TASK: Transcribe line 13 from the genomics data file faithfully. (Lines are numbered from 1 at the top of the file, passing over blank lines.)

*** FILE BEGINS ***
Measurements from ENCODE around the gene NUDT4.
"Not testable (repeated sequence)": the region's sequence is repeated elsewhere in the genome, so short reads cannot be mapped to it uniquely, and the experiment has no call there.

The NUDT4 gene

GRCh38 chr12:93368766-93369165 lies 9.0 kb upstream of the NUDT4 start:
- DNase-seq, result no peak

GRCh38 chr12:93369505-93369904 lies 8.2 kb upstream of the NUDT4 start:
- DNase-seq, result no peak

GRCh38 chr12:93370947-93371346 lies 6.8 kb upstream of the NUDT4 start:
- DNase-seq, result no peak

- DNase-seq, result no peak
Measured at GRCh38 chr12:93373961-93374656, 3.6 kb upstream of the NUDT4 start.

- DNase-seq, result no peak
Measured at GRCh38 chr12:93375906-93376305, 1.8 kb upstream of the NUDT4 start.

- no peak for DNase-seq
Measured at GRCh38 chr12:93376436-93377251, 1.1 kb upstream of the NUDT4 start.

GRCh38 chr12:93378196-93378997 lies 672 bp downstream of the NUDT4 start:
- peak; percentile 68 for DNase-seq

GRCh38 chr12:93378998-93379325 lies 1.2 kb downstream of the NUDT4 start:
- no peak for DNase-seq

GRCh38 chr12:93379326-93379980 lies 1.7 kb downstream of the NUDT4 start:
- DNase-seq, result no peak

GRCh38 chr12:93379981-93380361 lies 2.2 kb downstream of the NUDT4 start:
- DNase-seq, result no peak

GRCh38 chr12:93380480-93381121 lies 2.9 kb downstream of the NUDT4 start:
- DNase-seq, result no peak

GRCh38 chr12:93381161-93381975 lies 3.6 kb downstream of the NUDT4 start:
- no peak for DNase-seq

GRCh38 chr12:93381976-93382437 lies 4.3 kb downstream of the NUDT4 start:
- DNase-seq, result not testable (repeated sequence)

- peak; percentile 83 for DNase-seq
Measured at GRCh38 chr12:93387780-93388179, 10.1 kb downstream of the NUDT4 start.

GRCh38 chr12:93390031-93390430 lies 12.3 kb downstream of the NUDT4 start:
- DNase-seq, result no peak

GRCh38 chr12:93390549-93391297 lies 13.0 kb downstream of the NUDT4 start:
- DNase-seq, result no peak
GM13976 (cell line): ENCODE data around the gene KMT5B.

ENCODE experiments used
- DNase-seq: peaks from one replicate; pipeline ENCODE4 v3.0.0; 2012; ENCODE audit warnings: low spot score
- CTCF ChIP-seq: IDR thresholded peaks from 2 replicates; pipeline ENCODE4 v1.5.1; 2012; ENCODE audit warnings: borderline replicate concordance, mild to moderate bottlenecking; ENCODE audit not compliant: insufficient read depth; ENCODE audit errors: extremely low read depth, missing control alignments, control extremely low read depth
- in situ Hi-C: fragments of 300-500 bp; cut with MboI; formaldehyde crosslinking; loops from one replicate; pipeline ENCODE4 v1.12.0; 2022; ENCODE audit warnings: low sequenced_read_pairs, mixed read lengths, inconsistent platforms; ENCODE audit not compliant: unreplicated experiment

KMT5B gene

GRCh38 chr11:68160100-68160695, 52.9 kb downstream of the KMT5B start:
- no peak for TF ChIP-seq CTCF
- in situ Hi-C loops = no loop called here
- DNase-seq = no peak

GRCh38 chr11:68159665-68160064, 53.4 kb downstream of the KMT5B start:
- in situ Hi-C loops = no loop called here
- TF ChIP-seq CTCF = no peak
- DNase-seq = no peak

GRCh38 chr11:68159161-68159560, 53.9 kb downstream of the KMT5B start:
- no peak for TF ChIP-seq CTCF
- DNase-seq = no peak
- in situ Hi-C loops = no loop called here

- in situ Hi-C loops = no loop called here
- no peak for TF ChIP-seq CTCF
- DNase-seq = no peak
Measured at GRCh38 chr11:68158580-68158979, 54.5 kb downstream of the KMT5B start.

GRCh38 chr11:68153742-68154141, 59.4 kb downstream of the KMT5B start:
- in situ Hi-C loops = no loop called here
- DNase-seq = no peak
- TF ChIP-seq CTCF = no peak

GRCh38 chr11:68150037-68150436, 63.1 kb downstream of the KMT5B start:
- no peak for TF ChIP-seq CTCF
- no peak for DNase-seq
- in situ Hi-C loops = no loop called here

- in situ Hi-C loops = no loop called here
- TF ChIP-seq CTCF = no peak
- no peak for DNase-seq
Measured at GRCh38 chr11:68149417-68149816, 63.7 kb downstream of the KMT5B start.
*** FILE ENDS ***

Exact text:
Measured at GRCh38 chr12:93375906-93376305, 1.8 kb upstream of the NUDT4 start.